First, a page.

“In general, any natural compound produced in the plant in low concentrations will be cost-prohibitive due to the low yield recovered during the extraction process,” Kurek explained. “This suggests to opportunity for a breeding program to create THCV-dominant plants.”
However, a small swell of THCV-centric products are beginning to hit the market.
In July 2019, the California-based cannabis flower brand Flow Kana unveiled a new THCV-rich cultivar called Pink Boost Goddess. According to a press release, the strain contains 18.7% THC and 4.24% THCV and is marketed as an ideal product for those seeking to reduce anxiety and suppress appetite while still getting stoned.
“We believe there is great healing potential in sun-grown flower that possesses this rare THCV cannabinoid and are honored to play a role in bringing this unique cultivar to market,” said Flow Kana CEO Michael Steinmetz in the release.
The cannabinoid has also made its way into a number of vape products. In February 2019, the THCV-focused brand Doug’s Varin, owned by the Oakland, California-based California Cannabinoids, released two THCV-rich vape pen products: Doug’s Varin Original and Doug’s Varin Relief, both of which contain about 25% to 30% THCV cannabis oil by weight. Doug’s Varin also has a preroll containing flower that has 3% THCV, 10% THC, and 4% CBG, and plans to release THCV capsules and tinctures in the near future.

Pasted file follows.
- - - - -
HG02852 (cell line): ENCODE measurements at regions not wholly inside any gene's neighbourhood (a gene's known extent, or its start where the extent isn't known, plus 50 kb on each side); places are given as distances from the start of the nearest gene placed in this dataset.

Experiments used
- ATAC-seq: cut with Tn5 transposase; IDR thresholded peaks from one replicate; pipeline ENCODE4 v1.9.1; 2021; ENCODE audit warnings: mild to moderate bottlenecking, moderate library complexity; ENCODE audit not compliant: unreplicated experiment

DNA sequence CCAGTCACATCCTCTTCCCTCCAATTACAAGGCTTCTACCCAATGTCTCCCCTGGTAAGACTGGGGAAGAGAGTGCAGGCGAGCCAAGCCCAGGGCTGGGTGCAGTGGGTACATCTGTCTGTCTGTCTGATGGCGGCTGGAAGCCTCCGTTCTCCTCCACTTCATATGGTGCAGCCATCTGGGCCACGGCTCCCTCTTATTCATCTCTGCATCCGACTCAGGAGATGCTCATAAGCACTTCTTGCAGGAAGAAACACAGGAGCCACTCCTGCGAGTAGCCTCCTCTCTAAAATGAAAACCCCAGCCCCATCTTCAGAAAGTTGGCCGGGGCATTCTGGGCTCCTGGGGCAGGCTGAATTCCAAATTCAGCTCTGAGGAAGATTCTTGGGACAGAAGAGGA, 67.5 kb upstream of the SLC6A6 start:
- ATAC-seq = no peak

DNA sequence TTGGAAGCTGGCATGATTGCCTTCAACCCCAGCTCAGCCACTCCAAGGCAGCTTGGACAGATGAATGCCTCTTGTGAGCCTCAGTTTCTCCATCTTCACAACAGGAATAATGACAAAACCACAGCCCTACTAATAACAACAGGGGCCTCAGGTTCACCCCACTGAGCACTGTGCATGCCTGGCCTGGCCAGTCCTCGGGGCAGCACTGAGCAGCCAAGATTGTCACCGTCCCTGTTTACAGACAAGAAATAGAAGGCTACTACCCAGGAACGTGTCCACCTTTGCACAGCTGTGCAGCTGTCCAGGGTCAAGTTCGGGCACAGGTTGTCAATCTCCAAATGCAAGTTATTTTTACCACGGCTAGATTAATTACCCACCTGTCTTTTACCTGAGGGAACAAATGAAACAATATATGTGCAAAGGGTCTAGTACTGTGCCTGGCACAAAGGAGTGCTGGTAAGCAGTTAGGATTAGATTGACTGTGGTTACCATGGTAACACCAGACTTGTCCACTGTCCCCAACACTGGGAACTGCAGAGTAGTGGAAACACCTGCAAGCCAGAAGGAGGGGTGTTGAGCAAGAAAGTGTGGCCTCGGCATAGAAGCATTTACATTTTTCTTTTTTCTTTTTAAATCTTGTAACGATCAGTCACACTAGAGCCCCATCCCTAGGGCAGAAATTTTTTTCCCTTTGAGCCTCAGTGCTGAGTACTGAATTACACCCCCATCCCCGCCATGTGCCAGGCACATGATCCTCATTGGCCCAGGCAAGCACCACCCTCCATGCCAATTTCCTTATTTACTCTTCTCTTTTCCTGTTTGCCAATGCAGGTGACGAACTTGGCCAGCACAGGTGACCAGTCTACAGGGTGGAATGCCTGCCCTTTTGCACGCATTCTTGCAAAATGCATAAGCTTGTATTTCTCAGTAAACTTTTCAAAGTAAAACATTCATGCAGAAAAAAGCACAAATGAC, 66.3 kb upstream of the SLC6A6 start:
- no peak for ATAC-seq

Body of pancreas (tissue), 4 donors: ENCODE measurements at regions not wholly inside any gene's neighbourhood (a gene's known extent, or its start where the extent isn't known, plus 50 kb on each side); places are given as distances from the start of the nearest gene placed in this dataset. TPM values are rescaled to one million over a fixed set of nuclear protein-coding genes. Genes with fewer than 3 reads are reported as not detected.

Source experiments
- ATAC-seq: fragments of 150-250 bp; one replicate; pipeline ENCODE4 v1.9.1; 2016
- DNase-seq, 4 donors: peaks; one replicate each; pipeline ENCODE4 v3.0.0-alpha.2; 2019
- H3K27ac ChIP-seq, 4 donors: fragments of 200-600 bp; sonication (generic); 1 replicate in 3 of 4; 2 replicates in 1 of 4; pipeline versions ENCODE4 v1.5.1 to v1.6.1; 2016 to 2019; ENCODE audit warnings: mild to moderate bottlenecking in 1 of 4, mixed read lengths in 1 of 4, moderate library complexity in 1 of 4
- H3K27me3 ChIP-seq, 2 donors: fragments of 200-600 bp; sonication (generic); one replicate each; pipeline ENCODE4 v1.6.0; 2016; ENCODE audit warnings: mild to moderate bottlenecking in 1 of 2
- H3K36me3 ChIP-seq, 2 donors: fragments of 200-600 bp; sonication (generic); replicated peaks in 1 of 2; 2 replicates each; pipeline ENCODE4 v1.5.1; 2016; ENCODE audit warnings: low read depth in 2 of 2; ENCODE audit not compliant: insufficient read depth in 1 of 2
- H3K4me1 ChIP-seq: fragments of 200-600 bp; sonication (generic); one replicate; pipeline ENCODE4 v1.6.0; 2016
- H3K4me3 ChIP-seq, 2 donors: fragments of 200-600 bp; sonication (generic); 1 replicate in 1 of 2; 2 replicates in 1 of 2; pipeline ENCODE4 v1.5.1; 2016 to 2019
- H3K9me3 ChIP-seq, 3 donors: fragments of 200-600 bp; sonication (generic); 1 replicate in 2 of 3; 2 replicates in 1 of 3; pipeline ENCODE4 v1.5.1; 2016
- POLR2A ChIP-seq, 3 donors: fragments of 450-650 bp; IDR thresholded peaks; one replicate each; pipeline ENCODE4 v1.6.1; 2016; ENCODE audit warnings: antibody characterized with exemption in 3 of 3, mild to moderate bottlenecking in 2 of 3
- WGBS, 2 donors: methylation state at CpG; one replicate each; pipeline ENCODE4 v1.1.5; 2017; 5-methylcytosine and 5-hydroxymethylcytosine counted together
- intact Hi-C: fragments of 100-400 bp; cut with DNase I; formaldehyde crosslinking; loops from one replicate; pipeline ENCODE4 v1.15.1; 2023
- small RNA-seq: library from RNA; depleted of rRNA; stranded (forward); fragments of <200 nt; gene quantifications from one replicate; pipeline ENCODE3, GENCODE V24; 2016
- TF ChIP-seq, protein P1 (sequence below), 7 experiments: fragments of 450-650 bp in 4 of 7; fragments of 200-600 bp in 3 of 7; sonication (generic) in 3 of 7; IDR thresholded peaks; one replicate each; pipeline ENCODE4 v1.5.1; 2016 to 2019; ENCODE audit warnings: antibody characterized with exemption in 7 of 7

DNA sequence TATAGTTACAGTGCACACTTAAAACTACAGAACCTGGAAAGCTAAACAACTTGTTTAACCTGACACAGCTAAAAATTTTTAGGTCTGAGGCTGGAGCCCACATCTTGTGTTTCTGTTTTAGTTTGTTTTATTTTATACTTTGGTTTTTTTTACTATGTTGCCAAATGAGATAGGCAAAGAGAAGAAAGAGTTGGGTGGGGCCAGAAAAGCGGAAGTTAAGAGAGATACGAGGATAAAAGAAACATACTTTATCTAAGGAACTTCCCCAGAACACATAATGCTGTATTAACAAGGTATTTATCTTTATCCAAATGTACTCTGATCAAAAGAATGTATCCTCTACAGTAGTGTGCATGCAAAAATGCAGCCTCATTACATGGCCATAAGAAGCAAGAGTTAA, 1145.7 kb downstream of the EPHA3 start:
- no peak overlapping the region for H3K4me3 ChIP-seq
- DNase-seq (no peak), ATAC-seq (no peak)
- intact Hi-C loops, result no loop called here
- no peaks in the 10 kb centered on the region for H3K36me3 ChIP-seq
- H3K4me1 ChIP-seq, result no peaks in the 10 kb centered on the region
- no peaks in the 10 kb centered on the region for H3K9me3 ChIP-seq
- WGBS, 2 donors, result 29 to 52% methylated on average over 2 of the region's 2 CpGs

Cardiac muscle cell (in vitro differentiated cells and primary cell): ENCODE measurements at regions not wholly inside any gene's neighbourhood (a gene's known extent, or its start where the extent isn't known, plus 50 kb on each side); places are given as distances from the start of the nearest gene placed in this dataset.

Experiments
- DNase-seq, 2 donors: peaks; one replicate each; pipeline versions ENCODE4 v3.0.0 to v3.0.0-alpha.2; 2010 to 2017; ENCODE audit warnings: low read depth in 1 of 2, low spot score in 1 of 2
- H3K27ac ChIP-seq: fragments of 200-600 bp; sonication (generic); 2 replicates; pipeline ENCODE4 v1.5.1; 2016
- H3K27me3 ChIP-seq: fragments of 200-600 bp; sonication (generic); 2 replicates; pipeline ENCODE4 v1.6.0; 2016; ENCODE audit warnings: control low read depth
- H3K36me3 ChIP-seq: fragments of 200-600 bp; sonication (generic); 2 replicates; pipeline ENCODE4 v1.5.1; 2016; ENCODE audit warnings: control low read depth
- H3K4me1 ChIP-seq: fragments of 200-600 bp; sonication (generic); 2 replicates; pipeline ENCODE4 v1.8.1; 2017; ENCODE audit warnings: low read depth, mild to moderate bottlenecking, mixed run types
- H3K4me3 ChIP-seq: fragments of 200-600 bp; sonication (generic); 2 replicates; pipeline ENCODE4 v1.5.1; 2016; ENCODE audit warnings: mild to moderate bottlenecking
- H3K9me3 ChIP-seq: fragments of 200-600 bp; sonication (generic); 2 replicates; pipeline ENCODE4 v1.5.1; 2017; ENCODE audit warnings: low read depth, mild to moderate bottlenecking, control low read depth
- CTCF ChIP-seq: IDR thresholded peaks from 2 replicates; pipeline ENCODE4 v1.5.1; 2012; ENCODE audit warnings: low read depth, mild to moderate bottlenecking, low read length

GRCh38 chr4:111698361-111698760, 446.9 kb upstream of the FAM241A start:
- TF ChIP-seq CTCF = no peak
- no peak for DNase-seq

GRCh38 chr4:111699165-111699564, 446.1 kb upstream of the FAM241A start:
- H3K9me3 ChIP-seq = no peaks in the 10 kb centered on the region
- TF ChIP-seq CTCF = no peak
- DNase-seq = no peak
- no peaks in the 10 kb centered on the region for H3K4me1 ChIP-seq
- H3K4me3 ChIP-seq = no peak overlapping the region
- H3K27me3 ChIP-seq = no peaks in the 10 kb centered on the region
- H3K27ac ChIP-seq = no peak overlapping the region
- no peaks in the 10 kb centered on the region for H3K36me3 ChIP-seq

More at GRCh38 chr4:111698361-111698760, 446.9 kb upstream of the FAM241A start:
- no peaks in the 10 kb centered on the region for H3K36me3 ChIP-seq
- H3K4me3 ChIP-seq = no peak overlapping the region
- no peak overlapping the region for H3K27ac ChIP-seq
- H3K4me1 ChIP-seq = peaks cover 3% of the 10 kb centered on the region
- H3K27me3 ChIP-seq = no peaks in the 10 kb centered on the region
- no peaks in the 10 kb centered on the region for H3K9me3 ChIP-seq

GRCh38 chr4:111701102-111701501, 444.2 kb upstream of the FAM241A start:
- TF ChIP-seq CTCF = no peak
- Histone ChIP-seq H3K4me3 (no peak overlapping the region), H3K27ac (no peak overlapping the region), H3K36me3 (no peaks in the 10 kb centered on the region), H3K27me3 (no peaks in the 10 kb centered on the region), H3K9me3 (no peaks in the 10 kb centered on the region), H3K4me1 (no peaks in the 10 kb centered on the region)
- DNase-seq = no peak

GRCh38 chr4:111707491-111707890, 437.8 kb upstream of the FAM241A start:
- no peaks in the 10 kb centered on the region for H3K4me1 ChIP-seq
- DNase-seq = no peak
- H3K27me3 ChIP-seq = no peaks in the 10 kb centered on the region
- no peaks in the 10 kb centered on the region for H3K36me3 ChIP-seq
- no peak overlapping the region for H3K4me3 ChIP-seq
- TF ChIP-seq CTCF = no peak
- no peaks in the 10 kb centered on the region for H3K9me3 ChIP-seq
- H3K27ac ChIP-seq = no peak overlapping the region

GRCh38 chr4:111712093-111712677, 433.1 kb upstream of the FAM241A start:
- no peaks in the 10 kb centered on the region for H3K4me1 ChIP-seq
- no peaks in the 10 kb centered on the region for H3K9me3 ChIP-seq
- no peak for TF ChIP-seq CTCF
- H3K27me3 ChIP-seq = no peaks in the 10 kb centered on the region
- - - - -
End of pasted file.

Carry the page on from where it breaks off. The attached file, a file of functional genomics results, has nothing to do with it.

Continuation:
David Lampach, the co-founder of Doug’s Varin, explained that the company developed a family of THCV-heavy strains, but the original strain is said to have stemmed from a Harlequin cultivar. After about three years of cultivating high-THCV strains, Lampach believes this minor cannabinoid is a “cognitive enhancer” that could be ideal for consumers or patients who are seeking a more energizing and short-lived high.
“You smoke it and a light bulb goes off in your head,” Lampach explained. “In terms of the duration of how long you feel it, the effects are much shorter, at least half the length of THC.”
Another interesting cannabis product that places THCV in the spotlight is Stimulate Tablingual by Level, THCV-enriched sublingual tablets that contain equal levels of THC, THCV, and CBG. As stated on the packaging, this formulation is made using Doug’s Varin’s special THCV-heavy cannabis and is designed to stimulate and energize the mind while also providing a tantalizing buzz, which according to Lampach could make THCV a potential alternative to Adderall and other commonly prescribed amphetamines.
More research is needed to support these purported health benefits, but the initial findings seem to signify that THCV could offer several distinct health benefits that THC does not, as well as a more manageable and social buzz.